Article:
Wednesday, 29 June 2016

The new voting system for the Senate

is still causing seemingly endless confusion. 
At one level it sounds simple. You now put the numbers from one to at least six "above the line" (a vote for parties) or from one to at least  twelve "below the line" (a vote for individuals). 
The problem is that I have spent multiple elections telling people with some intellectual and learning disabilities to "just put a one next to the group of people you want to win". Right.
So, I  head out to yet another "group" house - a residence for a group of people with disabilities, supposedly an ordinary looking suburban house where they supposedly mix with the rest of the community in an ordinary way. This doesn't happen of course but bear with me...they live there, after a fashion.
There is the usual pile of dirty dishes in the sink and piles of dirty laundry in the living area. At least they are all out of bed this morning. That may be because they know I am coming. 
We sit at the kitchen table and I explain to all of them and then each of them in turn. I help them individually to fill out their practice sheets - the sheets they will take with them so that they can vote the way they choose by copying what we have put there. Their reasons for voting are interesting. One young woman tells me she is voting for a certain candidate "because he looks nice" and another tells me of another candidate "he's too old". They have no idea what the party policies are but they have a vote. We have to respect that.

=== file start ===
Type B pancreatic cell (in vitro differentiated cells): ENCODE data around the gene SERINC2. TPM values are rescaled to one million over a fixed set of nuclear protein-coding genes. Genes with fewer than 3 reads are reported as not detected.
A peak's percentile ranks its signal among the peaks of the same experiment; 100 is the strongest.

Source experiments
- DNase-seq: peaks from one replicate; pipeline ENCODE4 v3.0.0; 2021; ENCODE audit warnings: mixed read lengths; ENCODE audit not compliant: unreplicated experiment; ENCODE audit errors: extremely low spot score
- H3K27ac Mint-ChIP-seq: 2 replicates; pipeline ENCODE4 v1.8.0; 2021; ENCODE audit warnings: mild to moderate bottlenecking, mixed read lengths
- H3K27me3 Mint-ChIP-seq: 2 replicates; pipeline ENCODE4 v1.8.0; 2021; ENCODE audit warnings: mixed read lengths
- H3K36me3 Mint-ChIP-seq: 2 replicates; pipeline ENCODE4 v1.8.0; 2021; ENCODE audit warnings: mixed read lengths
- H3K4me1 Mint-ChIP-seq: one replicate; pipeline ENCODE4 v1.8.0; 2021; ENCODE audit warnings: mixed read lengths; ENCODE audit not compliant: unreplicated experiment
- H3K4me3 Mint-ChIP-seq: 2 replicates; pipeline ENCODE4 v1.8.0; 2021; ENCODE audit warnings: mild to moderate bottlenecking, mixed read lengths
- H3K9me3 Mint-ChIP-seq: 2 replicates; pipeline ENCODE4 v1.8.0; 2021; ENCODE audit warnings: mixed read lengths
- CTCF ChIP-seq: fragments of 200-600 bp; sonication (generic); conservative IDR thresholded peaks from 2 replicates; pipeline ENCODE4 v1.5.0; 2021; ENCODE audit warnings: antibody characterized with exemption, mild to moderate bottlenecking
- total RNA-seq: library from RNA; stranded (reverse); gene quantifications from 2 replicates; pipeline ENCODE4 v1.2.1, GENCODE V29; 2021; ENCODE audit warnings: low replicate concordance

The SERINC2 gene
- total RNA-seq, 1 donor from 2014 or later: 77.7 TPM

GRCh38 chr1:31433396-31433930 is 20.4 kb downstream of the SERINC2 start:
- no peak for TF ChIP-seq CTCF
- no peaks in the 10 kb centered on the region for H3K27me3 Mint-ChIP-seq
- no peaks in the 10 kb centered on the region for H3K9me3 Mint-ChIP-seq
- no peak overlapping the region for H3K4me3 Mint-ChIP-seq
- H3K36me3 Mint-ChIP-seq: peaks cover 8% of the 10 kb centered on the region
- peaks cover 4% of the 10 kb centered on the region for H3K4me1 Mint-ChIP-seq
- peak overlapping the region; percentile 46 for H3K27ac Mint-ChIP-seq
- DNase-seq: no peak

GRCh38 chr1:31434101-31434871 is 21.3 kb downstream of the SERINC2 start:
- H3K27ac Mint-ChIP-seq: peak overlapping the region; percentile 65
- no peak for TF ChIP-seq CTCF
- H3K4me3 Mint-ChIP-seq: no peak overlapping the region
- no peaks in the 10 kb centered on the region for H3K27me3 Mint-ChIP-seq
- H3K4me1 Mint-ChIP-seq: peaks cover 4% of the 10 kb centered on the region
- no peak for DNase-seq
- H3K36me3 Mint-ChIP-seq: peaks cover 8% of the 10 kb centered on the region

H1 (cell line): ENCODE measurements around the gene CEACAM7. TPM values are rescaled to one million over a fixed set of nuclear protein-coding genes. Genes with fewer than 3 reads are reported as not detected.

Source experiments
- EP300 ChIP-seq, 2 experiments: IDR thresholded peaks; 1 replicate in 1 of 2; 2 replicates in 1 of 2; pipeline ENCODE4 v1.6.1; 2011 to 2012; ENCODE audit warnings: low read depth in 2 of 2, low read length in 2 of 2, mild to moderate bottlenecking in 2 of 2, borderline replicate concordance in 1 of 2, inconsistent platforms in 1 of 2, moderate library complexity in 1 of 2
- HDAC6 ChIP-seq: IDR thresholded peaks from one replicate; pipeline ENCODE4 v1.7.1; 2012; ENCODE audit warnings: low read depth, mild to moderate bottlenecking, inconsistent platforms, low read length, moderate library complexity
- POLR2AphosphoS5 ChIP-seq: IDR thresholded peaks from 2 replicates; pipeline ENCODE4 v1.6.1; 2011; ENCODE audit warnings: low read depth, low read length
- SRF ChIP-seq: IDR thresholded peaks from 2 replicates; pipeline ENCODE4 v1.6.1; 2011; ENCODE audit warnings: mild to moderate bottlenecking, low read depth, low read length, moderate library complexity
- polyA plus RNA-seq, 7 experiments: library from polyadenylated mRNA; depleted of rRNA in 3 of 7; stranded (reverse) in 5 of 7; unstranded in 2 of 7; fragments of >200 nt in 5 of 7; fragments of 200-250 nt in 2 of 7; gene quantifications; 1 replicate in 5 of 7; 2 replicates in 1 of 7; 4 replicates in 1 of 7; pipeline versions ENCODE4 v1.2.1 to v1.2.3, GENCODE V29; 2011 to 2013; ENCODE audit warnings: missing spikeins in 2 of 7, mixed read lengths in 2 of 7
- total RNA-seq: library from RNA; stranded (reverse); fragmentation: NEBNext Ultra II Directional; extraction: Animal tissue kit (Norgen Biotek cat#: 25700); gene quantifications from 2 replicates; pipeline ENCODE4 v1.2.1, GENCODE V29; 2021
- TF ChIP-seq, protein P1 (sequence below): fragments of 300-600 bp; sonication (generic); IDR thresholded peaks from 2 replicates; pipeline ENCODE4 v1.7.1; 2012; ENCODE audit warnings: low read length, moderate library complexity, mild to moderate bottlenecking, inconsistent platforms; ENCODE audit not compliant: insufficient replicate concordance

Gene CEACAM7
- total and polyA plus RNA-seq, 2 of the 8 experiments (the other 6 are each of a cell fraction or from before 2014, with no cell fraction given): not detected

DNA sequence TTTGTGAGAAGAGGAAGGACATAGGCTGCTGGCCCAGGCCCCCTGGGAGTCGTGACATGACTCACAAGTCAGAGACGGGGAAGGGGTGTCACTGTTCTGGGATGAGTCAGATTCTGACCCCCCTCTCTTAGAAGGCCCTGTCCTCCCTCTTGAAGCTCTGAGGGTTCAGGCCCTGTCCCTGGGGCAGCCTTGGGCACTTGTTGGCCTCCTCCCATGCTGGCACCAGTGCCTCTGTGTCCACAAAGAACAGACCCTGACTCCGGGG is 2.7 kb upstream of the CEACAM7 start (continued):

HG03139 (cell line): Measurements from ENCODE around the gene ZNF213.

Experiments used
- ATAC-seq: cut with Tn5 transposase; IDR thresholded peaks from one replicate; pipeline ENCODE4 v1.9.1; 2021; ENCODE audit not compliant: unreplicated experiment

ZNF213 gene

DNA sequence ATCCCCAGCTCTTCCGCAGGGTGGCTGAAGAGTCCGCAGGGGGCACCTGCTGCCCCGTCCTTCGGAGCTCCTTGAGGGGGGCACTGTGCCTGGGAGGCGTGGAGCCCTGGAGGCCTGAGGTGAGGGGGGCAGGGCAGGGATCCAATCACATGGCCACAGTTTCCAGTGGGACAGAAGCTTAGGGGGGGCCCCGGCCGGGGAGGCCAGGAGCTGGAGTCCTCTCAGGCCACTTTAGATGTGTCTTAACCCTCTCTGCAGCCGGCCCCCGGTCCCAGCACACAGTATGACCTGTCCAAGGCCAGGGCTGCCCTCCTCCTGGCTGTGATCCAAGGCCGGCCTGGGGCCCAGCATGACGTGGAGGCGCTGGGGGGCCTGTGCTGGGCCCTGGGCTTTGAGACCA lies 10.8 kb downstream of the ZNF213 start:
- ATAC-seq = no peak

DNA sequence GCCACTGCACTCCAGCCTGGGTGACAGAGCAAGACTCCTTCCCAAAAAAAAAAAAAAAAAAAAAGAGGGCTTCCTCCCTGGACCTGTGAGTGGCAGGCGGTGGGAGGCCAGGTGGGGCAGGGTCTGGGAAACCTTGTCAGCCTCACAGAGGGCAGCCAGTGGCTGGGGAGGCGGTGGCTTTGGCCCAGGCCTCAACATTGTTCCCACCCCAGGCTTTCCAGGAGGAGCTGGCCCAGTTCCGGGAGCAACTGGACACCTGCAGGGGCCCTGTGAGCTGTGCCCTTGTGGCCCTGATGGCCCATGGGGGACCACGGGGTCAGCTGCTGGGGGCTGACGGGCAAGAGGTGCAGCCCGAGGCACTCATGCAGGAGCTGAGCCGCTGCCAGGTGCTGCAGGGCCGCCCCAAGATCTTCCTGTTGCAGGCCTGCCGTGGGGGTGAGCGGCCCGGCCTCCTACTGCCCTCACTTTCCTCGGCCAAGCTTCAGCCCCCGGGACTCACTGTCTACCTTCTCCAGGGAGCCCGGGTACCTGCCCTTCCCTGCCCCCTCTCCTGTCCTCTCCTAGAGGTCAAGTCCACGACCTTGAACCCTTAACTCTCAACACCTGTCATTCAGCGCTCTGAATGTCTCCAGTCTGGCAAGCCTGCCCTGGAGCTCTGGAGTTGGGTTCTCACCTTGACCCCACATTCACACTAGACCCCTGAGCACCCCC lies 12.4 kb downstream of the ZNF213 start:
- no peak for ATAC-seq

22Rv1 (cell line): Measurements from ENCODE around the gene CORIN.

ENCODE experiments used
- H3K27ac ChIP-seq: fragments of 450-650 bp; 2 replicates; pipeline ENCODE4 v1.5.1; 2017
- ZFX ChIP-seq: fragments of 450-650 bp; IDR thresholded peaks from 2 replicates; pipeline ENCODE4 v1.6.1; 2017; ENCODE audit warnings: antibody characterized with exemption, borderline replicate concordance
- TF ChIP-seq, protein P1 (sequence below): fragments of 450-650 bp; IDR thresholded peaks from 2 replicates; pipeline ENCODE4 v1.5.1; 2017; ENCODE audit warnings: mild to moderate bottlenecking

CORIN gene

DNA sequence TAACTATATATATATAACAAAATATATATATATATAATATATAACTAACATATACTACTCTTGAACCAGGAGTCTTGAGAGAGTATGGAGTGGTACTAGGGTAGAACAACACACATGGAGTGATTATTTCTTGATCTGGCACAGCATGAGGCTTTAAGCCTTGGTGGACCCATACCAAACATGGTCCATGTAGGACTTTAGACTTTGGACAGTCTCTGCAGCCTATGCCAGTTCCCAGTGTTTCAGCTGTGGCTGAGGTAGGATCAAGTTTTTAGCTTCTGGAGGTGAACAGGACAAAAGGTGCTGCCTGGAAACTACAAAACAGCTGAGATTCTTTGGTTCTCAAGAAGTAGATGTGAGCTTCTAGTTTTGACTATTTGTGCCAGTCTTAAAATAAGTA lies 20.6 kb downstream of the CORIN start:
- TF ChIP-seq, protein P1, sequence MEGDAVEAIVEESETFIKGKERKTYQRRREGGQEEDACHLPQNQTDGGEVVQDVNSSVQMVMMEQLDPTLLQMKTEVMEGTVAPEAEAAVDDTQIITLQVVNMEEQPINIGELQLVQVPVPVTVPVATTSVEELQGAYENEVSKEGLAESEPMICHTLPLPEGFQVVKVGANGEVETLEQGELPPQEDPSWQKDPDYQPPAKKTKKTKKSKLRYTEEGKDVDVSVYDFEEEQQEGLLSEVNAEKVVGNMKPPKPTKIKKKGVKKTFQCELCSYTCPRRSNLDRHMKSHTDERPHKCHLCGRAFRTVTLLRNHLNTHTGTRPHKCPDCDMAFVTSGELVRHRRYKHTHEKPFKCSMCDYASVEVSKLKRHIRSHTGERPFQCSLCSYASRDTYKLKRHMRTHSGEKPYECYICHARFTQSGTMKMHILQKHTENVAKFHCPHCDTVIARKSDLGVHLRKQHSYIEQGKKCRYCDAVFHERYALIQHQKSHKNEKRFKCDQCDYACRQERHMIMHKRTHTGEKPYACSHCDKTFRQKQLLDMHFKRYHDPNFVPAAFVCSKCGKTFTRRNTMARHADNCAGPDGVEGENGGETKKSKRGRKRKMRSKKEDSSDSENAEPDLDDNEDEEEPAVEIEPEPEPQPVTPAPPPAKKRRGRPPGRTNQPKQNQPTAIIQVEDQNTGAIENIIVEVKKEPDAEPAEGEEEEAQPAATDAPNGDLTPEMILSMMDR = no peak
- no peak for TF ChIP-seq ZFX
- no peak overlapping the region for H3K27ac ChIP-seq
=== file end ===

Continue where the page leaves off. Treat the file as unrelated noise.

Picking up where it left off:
And then there is the boy who, having slowly and carefully told me what he wants and who is the only one in this group who has any idea why he is voting and what the policies are, says to me in a very worried way, "What if I forget how to write the numbers."
"You can copy them from this page," I tell him. He frowns. He picks up the pencil and attempts to do it. He gets one number - the six - back to front. I tell him it won't matter - and it won't. His  intention is clear.  
I tell him that, at the polling booth, he is allowed to take his time. He sighs. "Should have done it like my Nana". His grandmother had a postal vote. 
I can only agree. Someone else, not me, decided that going to the polling booth would be "an experience" for this particular group. They would have found postal votes easier and less stressful and, managed in a certain way, we might have been able to ensure that their votes did not get used by other people.
I leave their choices on the sheets we have filled out in sealed envelopes on their refrigerator door. Now I have to hope that at least one of their carers will do the right thing on Saturday and give them the envelopes so that they can fill out their own ballot papers or that someone else will follow their instructions. I am far from certain about this but at least I will have tried.
I don't care which way around the last boy - he's only 22 - has written that six though. Those counting will know what he intends and he has actually thought about what he is doing. That counts. 

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